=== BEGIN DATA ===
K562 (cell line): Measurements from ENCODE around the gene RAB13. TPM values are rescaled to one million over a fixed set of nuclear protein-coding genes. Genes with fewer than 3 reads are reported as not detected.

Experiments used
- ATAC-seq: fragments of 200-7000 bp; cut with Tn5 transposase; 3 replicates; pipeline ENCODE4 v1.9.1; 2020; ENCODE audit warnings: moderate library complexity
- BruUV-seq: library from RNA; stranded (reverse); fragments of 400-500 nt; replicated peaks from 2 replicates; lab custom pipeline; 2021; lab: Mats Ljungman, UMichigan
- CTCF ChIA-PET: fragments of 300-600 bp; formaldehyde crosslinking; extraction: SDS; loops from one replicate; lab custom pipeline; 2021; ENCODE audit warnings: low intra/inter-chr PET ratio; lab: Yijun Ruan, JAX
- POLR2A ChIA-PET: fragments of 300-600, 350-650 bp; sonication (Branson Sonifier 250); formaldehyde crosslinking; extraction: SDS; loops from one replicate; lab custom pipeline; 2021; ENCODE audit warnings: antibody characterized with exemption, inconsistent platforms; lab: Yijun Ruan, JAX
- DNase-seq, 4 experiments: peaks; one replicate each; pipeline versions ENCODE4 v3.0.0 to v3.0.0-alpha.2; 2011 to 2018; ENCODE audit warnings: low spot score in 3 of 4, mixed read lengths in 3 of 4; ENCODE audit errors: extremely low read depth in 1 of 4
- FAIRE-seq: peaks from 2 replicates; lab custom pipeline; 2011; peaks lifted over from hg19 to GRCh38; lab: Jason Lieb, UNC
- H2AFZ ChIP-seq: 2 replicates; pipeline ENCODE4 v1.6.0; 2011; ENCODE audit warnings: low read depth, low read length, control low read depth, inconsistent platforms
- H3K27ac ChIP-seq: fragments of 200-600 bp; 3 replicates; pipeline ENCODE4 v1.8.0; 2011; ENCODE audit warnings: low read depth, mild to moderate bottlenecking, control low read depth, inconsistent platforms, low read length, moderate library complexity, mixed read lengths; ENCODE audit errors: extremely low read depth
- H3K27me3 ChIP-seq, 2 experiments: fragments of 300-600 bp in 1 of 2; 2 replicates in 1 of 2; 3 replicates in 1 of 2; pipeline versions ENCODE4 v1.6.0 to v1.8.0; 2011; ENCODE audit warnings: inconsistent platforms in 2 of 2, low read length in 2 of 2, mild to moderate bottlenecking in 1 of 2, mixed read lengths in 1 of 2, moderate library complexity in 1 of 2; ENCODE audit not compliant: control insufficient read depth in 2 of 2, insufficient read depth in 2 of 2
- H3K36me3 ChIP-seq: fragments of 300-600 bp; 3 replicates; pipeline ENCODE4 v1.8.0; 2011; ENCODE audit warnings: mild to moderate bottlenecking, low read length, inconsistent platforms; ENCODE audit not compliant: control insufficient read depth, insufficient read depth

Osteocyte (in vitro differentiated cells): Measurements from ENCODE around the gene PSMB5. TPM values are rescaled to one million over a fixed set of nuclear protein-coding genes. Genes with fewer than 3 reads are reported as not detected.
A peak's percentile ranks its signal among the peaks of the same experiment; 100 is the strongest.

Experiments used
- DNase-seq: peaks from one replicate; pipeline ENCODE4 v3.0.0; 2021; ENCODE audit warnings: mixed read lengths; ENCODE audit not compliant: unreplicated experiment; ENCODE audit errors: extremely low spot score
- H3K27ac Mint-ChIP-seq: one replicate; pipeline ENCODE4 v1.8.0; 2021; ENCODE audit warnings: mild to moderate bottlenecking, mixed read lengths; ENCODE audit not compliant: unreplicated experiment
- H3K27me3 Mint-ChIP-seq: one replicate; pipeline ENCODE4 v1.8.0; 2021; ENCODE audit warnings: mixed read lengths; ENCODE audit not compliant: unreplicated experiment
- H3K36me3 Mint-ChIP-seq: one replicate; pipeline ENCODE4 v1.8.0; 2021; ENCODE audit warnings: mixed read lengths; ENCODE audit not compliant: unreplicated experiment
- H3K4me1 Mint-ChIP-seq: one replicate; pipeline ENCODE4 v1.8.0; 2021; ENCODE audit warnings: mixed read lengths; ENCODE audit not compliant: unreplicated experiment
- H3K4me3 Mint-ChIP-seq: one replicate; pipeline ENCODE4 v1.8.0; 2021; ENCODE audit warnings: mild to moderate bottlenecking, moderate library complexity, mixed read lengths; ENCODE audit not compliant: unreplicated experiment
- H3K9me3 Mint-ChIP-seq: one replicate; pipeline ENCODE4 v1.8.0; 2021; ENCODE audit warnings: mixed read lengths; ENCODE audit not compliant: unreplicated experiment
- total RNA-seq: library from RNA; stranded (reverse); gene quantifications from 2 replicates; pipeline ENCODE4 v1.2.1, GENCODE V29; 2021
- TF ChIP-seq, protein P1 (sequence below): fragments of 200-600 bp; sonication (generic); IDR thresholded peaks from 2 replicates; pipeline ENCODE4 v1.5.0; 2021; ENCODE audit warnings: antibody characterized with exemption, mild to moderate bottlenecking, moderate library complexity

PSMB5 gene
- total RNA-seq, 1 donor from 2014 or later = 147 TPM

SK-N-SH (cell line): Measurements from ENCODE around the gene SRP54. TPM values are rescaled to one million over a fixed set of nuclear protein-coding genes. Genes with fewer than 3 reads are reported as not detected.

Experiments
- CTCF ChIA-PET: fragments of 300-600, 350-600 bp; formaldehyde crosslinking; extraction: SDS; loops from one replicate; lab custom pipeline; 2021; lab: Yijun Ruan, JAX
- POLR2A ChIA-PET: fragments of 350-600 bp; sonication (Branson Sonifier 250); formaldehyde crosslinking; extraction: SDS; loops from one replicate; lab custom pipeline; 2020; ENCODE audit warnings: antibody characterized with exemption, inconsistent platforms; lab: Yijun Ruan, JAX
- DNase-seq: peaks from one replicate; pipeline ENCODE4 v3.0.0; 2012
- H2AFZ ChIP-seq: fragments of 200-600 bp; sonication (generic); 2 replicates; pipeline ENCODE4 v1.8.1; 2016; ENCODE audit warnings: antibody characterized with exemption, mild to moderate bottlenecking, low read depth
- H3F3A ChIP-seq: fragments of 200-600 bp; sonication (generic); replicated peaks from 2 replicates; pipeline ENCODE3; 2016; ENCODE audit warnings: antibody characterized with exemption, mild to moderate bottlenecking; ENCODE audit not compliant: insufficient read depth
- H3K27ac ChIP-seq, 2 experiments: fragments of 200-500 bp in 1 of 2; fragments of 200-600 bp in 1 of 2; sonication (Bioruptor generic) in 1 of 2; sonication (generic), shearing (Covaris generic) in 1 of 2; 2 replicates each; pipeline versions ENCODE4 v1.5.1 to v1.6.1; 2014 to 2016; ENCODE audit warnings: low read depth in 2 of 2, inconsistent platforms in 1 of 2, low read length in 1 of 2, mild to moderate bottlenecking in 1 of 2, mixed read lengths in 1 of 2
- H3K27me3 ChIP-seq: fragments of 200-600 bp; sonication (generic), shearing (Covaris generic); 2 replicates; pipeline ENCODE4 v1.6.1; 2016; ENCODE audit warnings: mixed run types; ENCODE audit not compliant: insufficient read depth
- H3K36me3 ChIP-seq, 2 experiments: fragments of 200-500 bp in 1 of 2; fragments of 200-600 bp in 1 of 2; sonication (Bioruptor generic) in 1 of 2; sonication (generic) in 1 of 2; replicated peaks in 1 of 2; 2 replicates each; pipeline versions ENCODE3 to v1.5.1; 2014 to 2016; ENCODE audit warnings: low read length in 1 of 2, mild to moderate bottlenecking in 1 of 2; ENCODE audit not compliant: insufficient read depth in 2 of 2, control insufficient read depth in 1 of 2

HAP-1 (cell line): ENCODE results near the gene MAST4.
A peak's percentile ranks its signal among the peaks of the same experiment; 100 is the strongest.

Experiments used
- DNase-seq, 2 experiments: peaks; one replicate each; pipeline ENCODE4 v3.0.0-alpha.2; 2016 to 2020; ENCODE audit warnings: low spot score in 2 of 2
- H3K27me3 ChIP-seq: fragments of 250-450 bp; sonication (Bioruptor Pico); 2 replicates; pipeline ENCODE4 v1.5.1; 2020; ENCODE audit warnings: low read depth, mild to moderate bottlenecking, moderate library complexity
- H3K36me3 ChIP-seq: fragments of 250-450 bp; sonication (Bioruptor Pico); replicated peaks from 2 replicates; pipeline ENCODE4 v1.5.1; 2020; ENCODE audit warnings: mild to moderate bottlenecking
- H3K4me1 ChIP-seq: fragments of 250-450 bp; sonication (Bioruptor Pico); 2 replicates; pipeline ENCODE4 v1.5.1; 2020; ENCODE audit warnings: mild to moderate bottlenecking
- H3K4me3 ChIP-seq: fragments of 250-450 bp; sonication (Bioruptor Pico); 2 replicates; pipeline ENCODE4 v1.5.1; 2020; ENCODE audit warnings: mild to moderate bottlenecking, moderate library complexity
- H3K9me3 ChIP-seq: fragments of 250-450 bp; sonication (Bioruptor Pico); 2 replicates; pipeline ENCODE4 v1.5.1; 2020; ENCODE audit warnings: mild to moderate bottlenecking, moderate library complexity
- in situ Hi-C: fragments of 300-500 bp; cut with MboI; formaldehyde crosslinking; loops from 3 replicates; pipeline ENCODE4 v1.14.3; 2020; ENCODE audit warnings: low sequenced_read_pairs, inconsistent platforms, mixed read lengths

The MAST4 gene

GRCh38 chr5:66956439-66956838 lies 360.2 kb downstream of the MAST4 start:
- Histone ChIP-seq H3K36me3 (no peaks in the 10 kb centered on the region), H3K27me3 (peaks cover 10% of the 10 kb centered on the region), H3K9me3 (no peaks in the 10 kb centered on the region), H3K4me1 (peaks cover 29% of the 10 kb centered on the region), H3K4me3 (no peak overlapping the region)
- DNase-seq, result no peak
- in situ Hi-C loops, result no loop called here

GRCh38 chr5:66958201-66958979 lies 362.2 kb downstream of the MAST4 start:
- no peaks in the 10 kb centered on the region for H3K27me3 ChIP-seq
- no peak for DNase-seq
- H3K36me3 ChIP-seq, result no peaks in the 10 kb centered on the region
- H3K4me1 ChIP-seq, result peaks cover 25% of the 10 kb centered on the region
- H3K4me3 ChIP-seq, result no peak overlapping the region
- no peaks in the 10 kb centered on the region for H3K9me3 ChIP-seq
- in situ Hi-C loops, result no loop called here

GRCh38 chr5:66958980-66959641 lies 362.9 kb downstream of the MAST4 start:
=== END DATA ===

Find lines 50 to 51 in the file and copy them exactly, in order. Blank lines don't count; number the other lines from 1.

- DNase-seq, result no peak
- in situ Hi-C loops, result no loop called here